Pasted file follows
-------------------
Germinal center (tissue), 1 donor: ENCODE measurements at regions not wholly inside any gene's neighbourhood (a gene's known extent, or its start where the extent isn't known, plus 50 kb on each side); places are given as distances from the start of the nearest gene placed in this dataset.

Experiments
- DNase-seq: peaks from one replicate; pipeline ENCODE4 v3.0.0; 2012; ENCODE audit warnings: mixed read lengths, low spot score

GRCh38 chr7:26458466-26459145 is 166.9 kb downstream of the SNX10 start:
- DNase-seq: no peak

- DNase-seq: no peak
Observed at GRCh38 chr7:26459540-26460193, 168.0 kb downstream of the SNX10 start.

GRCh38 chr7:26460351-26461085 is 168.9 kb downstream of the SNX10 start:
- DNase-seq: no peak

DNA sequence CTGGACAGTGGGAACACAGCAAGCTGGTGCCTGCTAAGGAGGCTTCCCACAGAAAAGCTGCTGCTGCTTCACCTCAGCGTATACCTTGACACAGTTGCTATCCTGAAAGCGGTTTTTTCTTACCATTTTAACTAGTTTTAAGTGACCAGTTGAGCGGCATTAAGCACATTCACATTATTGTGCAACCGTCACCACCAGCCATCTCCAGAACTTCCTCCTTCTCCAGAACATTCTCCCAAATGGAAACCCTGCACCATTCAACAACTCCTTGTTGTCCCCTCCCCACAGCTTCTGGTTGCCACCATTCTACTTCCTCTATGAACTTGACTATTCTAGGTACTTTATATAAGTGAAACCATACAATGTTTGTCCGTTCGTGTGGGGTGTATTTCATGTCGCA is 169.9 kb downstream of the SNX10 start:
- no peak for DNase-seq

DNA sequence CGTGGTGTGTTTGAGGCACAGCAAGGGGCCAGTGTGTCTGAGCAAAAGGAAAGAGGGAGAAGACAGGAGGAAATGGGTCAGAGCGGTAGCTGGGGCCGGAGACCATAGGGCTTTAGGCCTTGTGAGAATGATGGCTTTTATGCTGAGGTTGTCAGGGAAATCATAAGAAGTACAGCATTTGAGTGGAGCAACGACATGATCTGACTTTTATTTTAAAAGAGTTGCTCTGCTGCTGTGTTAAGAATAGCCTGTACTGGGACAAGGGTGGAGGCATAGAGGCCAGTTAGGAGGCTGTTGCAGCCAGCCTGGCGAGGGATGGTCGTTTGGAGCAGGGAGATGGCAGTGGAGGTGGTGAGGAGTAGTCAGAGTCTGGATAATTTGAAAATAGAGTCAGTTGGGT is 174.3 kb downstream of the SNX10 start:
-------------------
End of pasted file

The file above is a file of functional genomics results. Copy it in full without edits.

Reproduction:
Germinal center (tissue), 1 donor: ENCODE measurements at regions not wholly inside any gene's neighbourhood (a gene's known extent, or its start where the extent isn't known, plus 50 kb on each side); places are given as distances from the start of the nearest gene placed in this dataset.

Experiments
- DNase-seq: peaks from one replicate; pipeline ENCODE4 v3.0.0; 2012; ENCODE audit warnings: mixed read lengths, low spot score

GRCh38 chr7:26458466-26459145 is 166.9 kb downstream of the SNX10 start:
- DNase-seq: no peak

- DNase-seq: no peak
Observed at GRCh38 chr7:26459540-26460193, 168.0 kb downstream of the SNX10 start.

GRCh38 chr7:26460351-26461085 is 168.9 kb downstream of the SNX10 start:
- DNase-seq: no peak

DNA sequence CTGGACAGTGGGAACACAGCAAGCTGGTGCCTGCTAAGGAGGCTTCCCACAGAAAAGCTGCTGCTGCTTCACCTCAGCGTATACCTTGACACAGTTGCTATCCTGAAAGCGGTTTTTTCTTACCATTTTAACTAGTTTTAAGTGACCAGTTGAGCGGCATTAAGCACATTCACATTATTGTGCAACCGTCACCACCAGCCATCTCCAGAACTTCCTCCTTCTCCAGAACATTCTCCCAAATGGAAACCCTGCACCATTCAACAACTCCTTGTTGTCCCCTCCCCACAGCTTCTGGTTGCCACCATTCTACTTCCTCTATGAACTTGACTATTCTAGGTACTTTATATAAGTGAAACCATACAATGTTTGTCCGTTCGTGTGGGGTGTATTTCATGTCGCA is 169.9 kb downstream of the SNX10 start:
- no peak for DNase-seq

DNA sequence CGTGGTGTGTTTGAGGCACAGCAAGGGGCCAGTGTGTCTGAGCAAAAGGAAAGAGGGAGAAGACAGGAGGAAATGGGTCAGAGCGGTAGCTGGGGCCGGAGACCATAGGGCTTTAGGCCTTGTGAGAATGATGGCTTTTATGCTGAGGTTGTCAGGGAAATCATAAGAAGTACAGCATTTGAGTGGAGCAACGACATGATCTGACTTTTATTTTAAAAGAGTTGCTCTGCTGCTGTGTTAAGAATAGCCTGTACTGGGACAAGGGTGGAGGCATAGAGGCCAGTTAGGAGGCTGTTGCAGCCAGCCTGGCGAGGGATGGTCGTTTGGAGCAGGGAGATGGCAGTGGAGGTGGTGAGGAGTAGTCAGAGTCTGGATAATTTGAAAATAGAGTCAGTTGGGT is 174.3 kb downstream of the SNX10 start: